Enterotoxemia


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Enterotoxemia

 

an infectious disease of animals caused by various types of toxin-forming bacteria of the genus Clostridium that reproduce intensively in the gastrointestinal tract.

Enterotoxemia occurs in many countries. In the USSR the disease has been found mainly in sheep, especially in Middle Asia, Kazakhstan, and the Caucasus; it occurs less commonly in calves and young hogs. The sources of the causative agent are animals suffering from the disease or those that have recovered from it. The reservoir of the causative agent is soil, in which Clostridium spores may be preserved for a long time. Most species of agricultural animals are susceptible to the causative agent of the disease.

Infection occurs through feed or water. Functional disorders of the gastrointestinal tract promote the development of the infectious process. The disease may be ultra-acute, acute, or chronic. In ultra-acute cases the animal dies suddenly or a few hours after sudden disruption of motor coordination and convulsions. Acute cases are marked by loss of appetite and disturbances of the nervous system and digestion (excessive salivation, diarrhea). Chronic cases are also characterized by anemia and jaundice of the mucosa. The mortality rate for the ultra-acute variety of the disease is 95 percent or, sometimes, 100 percent.

Treatment includes the injection of hyperimmune serum and the use of antibiotics. To prevent the spread of the disease, all animals on an infected farm should be inoculated with polyvalent anticlostridium toxoid; the fetuses of pregnant females should be immunized one or two months before birth.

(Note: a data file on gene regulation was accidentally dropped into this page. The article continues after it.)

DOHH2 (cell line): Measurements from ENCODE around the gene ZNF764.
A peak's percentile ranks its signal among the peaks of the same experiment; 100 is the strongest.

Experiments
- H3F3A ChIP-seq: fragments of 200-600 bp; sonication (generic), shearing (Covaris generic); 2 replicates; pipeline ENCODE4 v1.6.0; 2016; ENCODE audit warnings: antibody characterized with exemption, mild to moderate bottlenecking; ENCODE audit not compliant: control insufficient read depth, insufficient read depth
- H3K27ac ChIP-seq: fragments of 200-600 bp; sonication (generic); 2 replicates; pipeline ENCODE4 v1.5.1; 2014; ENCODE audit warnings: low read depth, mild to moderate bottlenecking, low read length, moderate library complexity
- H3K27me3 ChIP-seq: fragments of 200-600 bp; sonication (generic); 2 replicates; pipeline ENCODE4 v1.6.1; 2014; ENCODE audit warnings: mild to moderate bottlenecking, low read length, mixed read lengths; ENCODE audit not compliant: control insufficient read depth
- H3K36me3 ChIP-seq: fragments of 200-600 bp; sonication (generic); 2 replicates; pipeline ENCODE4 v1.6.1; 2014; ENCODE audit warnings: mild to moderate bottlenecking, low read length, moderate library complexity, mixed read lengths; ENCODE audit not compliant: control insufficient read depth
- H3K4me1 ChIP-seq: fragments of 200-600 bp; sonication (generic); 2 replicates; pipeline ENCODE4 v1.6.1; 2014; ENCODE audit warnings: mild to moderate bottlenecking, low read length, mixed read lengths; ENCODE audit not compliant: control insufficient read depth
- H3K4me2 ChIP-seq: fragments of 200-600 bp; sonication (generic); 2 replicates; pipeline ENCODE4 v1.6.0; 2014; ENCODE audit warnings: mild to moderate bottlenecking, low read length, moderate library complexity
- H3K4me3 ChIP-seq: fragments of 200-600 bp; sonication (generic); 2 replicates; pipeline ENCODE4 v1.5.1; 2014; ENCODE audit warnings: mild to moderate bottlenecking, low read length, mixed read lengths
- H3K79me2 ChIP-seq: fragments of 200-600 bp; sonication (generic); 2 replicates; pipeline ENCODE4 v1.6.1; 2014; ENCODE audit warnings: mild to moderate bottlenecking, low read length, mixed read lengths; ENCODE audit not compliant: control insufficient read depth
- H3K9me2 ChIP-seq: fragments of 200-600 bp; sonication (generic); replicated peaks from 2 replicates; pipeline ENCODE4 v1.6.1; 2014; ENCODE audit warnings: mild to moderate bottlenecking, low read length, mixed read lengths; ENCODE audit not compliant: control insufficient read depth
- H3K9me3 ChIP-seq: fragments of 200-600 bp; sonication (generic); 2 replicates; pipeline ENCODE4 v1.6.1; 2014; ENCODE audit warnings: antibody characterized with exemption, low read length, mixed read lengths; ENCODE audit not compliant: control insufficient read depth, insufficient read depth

K. R. URGUEV

References in periodicals archive ?
perfringens type A, producing alpha toxin, is a common isolate from cases of caprine enterotoxemia (Daube et al.
It has long been recognized that ruminants switching from a natural diet of browse (a cellulose-based diet) to one of more readily digestible carbohydrates (a starch-based diet), such as corn and wheat, are predisposed to developing conditions such as enterotoxemia, polioencephalomalacia, acute rumenitis, liver abscesses, laminitis, and to sudden death.
Table 2 Candidate BW Agents for Weaponization Disease Causative Agent Anthrax Bacillus anthracis Plague Yersinia pestis Tularemia Francisella tularensis Cholera Vibrio cholerae Venezuelan equine encephalitis VEE virus Q fever Coxiella burnetti Botulism Clostridium botulinum toxin Staphylococcal enterotoxemia Staphylococcus enterotoxin type B Multiple organ toxicity Trichothecene mycotoxin Disease Incubation Time Fatalities (Days) (Percent) Anthrax one to five 80 Plague one to five 90 Tularemia 10 to 14 five to 20 Cholera two to five 25 to 50 Venezuelan equine encephalitis two to five < one Q fever 12 to 21 < one Botulism three 30 Staphylococcal enterotoxemia one to six < one Multiple organ toxicity Dose Dependent Source: The Biological and Chemical Warfare Threat (Washington, D.
Biological Agents Incubation time Fatalities (days) (percent) Disease Anthrax 1 to 5 80 Plague 1 to 5 90 Tularemia 10 to 14 5 to 20 Cholera 2 to 5 25 to 50 Venezuelan equine encephalitis 2 to 5 <1 Q fever 12 to 21 <1 Botulism 3 30 Staphylococcal enterotoxemia 1 to 6 <1 (food poisoning) Multiple organ toxicity Dose dependent SOURCE: Department of Defense.
Three weeks before the weaning process begins, vaccinate for the second time with enterotoxemia type D.
The falcons died between 1 and 2 days after presentation, and clostridial enterotoxemia was confirmed by isolation of pure colonies of Clostridium perfringens from the intestinal lesions and from ELISA detection of alpha toxin in fecal samples.